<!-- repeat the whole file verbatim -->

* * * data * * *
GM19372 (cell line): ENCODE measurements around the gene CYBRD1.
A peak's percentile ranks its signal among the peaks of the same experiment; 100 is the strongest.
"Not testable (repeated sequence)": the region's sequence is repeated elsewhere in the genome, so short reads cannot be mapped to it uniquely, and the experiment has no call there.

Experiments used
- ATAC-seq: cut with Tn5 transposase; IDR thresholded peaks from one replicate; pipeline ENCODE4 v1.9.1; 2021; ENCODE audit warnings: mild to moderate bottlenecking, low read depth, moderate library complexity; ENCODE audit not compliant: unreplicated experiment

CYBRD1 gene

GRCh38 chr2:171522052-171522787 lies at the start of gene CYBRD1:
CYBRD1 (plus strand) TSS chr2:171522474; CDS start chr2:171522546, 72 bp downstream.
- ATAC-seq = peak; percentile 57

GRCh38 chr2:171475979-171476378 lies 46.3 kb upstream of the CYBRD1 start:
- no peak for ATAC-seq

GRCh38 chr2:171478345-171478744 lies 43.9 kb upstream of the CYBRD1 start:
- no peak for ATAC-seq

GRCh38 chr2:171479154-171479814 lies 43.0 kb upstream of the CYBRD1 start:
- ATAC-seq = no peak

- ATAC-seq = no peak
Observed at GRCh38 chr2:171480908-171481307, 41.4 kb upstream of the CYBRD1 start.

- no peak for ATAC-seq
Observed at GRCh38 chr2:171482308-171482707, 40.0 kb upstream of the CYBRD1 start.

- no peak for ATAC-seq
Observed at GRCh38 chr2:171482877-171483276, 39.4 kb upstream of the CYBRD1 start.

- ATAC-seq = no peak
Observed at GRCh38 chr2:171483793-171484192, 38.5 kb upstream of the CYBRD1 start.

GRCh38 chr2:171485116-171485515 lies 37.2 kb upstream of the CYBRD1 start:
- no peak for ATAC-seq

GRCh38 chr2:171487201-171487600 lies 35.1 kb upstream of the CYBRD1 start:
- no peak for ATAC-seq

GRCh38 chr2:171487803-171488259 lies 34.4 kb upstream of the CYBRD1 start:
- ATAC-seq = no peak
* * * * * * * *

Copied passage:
GM19372 (cell line): ENCODE measurements around the gene CYBRD1.
A peak's percentile ranks its signal among the peaks of the same experiment; 100 is the strongest.
"Not testable (repeated sequence)": the region's sequence is repeated elsewhere in the genome, so short reads cannot be mapped to it uniquely, and the experiment has no call there.

Experiments used
- ATAC-seq: cut with Tn5 transposase; IDR thresholded peaks from one replicate; pipeline ENCODE4 v1.9.1; 2021; ENCODE audit warnings: mild to moderate bottlenecking, low read depth, moderate library complexity; ENCODE audit not compliant: unreplicated experiment

CYBRD1 gene

GRCh38 chr2:171522052-171522787 lies at the start of gene CYBRD1:
CYBRD1 (plus strand) TSS chr2:171522474; CDS start chr2:171522546, 72 bp downstream.
- ATAC-seq = peak; percentile 57

GRCh38 chr2:171475979-171476378 lies 46.3 kb upstream of the CYBRD1 start:
- no peak for ATAC-seq

GRCh38 chr2:171478345-171478744 lies 43.9 kb upstream of the CYBRD1 start:
- no peak for ATAC-seq

GRCh38 chr2:171479154-171479814 lies 43.0 kb upstream of the CYBRD1 start:
- ATAC-seq = no peak

- ATAC-seq = no peak
Observed at GRCh38 chr2:171480908-171481307, 41.4 kb upstream of the CYBRD1 start.

- no peak for ATAC-seq
Observed at GRCh38 chr2:171482308-171482707, 40.0 kb upstream of the CYBRD1 start.

- no peak for ATAC-seq
Observed at GRCh38 chr2:171482877-171483276, 39.4 kb upstream of the CYBRD1 start.

- ATAC-seq = no peak
Observed at GRCh38 chr2:171483793-171484192, 38.5 kb upstream of the CYBRD1 start.

GRCh38 chr2:171485116-171485515 lies 37.2 kb upstream of the CYBRD1 start:
- no peak for ATAC-seq

GRCh38 chr2:171487201-171487600 lies 35.1 kb upstream of the CYBRD1 start:
- no peak for ATAC-seq

GRCh38 chr2:171487803-171488259 lies 34.4 kb upstream of the CYBRD1 start:
- ATAC-seq = no peak